+12 

A water feature is just inside the fence of the courtyard at the Children's Museum Tucson. Photo taken Wednesday, May 21, 2014. Photo by Ron Medvescek / Arizona Daily Star.

2. Veggie garden

Andra's Garden grows fresh vegetables that Janos Wilder uses at Downtown Kitchen + Cocktails. It includes a fountain and a bench. It is dedicated to Andra Dalrynple, who died of a heart condition when she was 12.

3. Wind chimes scavenger hunt

Hanging in the trees of the courtyard are wind chimes made of various recycled items, like kitchen utensils and pots and pans. There's a scavenger hunt that challenges you to find items within the chimes. Find the scavenger hunt sheet in the hallway by the train room. 

4. Music Garden

A newly constructed music garden with drums, xylophones and a contra bass are also outside in the courtyard. Anyone is welcome to play the instruments. 

"I have heard people out here who know how to play music," Truelsen said. 

It's shaded, so don't worry about the sun. 

5. Butterfly Garden

Done in conjunction with Ben's Bells, the Butterfly Garden is an installation of tile butterflies and beads. It serves as a memorial to children who died during the Holocaust. 

Each butterfly carries a child's name and were painted by the children and families who visit the museum, as well as Holocaust survivors in our community. It's part of the Butterfly Project, a global program that uses the Holocaust to teach tolerance. 

It's dedicated to Kelsey Luria, who died of cancer in 2015 at the age of 18. 

6. You can volunteer there

Teens ages 15 and up and adults can volunteer at the museum. Volunteers help behind the scenes, prep hands-on arts and crafts and clean exhibits and museum spaces, as well as help facilitate activities, interact with visitors and help with guided tours and birthday party activities.

Students can use the experience for their required community service hours. The museum will work around school or work schedules. Click here for available volunteer positions and to fill out an application. 

+12 

Take a look at the multiple, various and yet somehow identical Carmela Brienzas. Carmela was investigating a kaleidoscope on display in the Electri-City exhibit at the museum.

7. Weekly family programming

Wee Explore Wednesday Experiments

At 1:30 p.m. every Wednesday, there are experiments designed for the little ones. There's a different science based activity every week. On a recent week, the kids got to make "exploding paints." It's not as scary as it sounds. When you put paint and alka seltzer in an old film canister and seal it, it eventually explodes onto the paper, creating a fun painting.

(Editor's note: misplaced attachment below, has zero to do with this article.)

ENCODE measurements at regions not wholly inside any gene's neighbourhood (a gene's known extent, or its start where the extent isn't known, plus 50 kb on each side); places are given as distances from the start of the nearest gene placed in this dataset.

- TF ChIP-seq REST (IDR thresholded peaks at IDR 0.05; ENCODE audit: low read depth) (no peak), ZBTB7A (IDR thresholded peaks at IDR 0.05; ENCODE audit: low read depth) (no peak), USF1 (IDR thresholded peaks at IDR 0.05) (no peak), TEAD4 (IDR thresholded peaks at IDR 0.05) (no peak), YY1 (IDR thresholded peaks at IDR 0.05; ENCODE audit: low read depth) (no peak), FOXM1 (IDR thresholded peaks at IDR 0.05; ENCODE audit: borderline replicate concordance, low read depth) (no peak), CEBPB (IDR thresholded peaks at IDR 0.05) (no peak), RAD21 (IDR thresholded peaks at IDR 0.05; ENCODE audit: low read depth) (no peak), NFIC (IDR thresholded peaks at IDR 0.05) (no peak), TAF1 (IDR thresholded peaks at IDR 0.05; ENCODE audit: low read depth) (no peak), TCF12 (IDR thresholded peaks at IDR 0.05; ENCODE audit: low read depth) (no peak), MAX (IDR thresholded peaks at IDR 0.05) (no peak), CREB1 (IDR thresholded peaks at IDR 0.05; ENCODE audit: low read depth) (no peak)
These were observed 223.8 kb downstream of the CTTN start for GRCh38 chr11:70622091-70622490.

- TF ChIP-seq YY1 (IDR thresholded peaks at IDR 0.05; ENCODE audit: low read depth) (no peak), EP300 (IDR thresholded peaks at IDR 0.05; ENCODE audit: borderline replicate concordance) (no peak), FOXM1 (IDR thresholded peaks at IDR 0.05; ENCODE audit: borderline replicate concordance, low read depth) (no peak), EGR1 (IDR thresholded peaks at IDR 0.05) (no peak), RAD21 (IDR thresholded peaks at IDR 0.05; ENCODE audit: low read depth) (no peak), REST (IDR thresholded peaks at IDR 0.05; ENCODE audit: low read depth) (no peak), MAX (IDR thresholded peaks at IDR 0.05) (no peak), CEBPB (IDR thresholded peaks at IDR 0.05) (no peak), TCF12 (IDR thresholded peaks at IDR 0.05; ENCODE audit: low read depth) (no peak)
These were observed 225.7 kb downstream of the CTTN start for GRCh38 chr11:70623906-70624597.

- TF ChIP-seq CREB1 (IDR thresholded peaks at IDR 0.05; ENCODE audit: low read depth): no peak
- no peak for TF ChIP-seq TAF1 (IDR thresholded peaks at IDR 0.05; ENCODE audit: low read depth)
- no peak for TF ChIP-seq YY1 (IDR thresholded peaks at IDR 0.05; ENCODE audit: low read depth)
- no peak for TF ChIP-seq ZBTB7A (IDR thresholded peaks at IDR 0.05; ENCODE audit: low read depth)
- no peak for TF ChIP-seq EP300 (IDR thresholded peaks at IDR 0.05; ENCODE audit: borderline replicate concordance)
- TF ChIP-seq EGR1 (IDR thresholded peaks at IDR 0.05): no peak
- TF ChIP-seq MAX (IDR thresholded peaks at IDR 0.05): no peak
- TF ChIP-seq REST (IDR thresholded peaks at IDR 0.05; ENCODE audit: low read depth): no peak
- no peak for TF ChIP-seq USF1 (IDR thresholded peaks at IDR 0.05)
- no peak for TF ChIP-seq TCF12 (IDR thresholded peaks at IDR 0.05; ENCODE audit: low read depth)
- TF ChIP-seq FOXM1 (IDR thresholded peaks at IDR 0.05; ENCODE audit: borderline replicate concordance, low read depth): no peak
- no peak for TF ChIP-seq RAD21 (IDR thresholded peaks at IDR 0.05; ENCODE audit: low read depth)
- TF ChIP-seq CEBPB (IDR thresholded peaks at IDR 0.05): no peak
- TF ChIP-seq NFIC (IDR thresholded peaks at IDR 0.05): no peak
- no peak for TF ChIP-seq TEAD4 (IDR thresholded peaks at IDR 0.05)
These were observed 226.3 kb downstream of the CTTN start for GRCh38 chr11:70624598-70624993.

Family Brain Boost

Every Saturday at 1 p.m., the museum does a science project with families. "It encourages families to come together and see that science is every where," Truelsen said. 

Past events include making robots and building roller coasters. It's done in a "very accessible level so everyone can learn something," Truelsen said.

Roll Out Science

Each Tuesday, Thursday and Sunday at 1 p.m. a "discovery guide" brings a science cart out for hands-on science experiments with the kids. 

8. Free events and discount days

+12 

Owen Brosanders, right, 5, paints a piece of clay that will become part of a Ben's Bell during the BEYOND Tucson Main Event on Saturday, Jan. 5, 2013, at the Children's Museum Tucson in Tucson, Ariz. The museum hosts several free community events for families each year. 

Part of the museum's focus is to be accessible to everyone. So, it offers free programs and discount days to help families who might not otherwise be able to go. 

Current discounts are $3 admission on the 30th of every month for the rest of the year and $3 admission every Sunday through Sept. 4. 

It also has free days for the community, such as the Love of Literacy day September 17 and Family SciFest February 4.

9. You can have your child's birthday party there

Who wouldn't love a birthday party at the children's museum? Packages start at $225 for non-members.

The basic package includes two hours in the birthday room, 20 guests included, an activity led by a discovery guide, balloons and table covers. 

Click here for more info. 

10. There's an Oro Valley extension

+12 

Kevin Mills, director of exhibits, runs through Toddler Town at the facility at 11015 N. Oracle Road. The facility has 3,300 square feet of space full of interactive exhibits.

The Children's Museum Oro Valley opened May 1, 2015 at 11015 N. Oracle Road.

It features 3,300 square feet of interactive exhibits that focus on early childhood education and school readiness, geared toward little kids ages five and under. 

Exhibits are: Art studio, Literacy Corner, Farmer's Market, Peek-A-Boo Palace, Toddler Town and Lullaby Lounge. 

There are daily activities planned, such as storytime and Wee Play, which includes a story, sensory activity and a craft. 

Admission is $6. Children ages one and under get in free. 

Click here for a daily calendar and more information. 

Contact Angela Pittenger at apitteng@tucson.com